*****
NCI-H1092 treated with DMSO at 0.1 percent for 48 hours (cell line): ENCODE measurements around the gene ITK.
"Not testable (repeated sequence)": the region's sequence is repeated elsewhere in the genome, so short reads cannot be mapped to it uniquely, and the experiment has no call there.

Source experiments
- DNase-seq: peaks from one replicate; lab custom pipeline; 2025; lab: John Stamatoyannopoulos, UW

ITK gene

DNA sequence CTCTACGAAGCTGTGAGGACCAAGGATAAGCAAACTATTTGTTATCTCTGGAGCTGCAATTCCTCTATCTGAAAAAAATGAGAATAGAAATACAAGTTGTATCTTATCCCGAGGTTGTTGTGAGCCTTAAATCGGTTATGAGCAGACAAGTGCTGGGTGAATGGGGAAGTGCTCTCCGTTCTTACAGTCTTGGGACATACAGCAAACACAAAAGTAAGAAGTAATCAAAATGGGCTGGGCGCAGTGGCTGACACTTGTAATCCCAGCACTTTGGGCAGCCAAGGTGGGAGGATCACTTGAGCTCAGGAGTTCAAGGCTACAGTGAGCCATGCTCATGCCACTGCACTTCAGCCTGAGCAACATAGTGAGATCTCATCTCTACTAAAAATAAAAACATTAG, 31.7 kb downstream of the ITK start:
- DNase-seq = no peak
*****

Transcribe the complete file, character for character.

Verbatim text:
NCI-H1092 treated with DMSO at 0.1 percent for 48 hours (cell line): ENCODE measurements around the gene ITK.
"Not testable (repeated sequence)": the region's sequence is repeated elsewhere in the genome, so short reads cannot be mapped to it uniquely, and the experiment has no call there.

Source experiments
- DNase-seq: peaks from one replicate; lab custom pipeline; 2025; lab: John Stamatoyannopoulos, UW

ITK gene

DNA sequence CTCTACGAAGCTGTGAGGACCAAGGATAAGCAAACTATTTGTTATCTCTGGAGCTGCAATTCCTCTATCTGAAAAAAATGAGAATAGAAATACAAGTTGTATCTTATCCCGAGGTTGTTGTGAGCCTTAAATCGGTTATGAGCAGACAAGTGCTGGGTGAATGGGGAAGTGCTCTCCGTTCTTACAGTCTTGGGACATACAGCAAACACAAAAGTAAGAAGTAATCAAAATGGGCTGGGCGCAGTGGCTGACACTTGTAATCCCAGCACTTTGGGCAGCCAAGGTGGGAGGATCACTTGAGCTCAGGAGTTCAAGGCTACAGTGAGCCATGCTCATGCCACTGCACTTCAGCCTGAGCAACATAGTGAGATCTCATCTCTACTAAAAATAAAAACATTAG, 31.7 kb downstream of the ITK start:
- DNase-seq = no peak